Though lighthouses have captured much of the glory when it comes to seacoasts, shorelines and shipwrecks, their usefulness quickly fades when thick mists and pea-soup fogs roll in. At times like these, lighthouses hand the torch to their less glamorous but no less essential aural counterparts: foghorns. And to that we say, “Hear here!”
Shore Sounds Good!
Foghorns have been sounding off since 1859 when a steam-powered “fog alarm” invented by Robert Foulis began operations on Partridge Island, New Brunswick, Canada. In one form or another, the Partridge Island foghorn (shown above in a watercolor sketch from 1865) continued to sound out a mournful moan to wayward mariners for 139 years, until it was finally switched off on May 4th, 1998.
Robert Foulis supposedly got the idea for a low-frequency fog alarm one misty night while listening to his daughter play the piano. He noticed something curious: the lower notes carried further and sounded louder than the higher notes. Foulis’ first fog alarm not only blasted out loud low tones, it was automated and could be set up to play different coded cadences so that sailors could determine which location they were nearing. Most steam-powered foghorns use coal to heat their boilers. You can see the incoming coal chute (above right) leading down into the boiler building of the Point Reyes foghorn.
Foghorns Of Plenty
The next technological leap in foghorn design came in the late 1890s when English pipe organ designer Robert Hope-Jones rigged his Wurlitzer organ to produce what he called a “diaphonic” tone. Hope-Jones’ diaphone was further refined by Canadian John Pell Northey, who added a secondary air supply that resulted in the full, rich, two-tone foghorn that remains the benchmark for foghorns over a century later.
Split Rock Music
Split Rock Lighthouse has been guarding the north shore of Lake Superior southwest of Silver Bay, Minnesota, since 1910. A pair of diaphone foghorns were mounted on a separate building (above). Originally powered by a gasoline engine and an associated air compressor, the foghorns were switched over to electric power in 1940 and sounded their last blast in 1961.
The Sound Of Silence
What could be lonelier than the sound of a foghorn? How about a silenced foghorn, which are becoming more and more common as time passes. The days when ship captains aboard sailing ships becalmed in mist cupped their ears and listened intently for the call of the foghorn are long gone. Today’s ships hum with the throb of diesel engines and captains fix their positions via radar and GPS systems. Mighty foghorns such as the one above, located on the Langness peninsula on the Isle of Man, are left to the mercy of the wind, rain and corrosive salt spray.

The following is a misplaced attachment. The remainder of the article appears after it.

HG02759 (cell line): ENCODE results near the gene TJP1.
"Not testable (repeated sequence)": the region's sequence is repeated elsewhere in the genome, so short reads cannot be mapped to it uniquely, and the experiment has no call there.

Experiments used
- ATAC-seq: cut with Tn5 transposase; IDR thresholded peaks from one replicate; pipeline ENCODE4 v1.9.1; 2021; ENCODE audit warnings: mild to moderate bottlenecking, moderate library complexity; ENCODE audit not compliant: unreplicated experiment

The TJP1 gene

Some of the loneliest and at the same time, most scenically spectacular foghorns are located on the Scottish isle of Ailsa Craig. Now uninhabited and a designated bird sanctuary, Ailsa Craig and its huge foghorns have been silent since 1966.
The massive foghorns located on the island’s north and south coasts were supplied with air from now-rusting compressed air tanks, kept full via now-ruined gasworks. Ailsa Craig was extensively quarried for its unique blue-gray granite, used to make curling stones. Blasting is now forbidden but loose rock is still mined to make the famous Scottish “rocks.”
Though not as common as they once were, there is still a need for foghorns in many parts of the world. As well, technology has given foghorns a new lease on life. Equipped with laser generators and computer operating software, modern marvels like the white beauty (above left) from Maine, USA, shine a beam of light into the mist and should the fog reflect back a significant quantity of light, the electric foghorn will sound.
(image via: Biking Birder 2010)
Modern or not, foghorns’ claim to fame remains their loud and penetrating sound designed to be heard and heeded from many miles away. One hopes the gentleman above, at Scotland’s Mull of Galloway lighthouse’s foghorn, has remembered to wear his earplugs.
You’ll Be Mist
Just as the inclement weather they’re designed to warn against relentless batters them, foghorns seem to endure though some have been silent for many decades. Part of this is due to their isolation: their residual scrap value isn’t worth the time and trouble to retrieve them from islands, points and peninsulas.
Not that their presence harms anyone or anything – in fact, the evocative nature of foghorns makes them a favored subject for painters and photographers.
(image via: Essex Explorations)
That a man-made device built to emit sound can appeal to our visual and emotional centers is something worth appreciating… even, if I dare say, worth blowing your horn about.
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[ By Steve in Architecture & Design & History & Factoids & Travel & Places. ]
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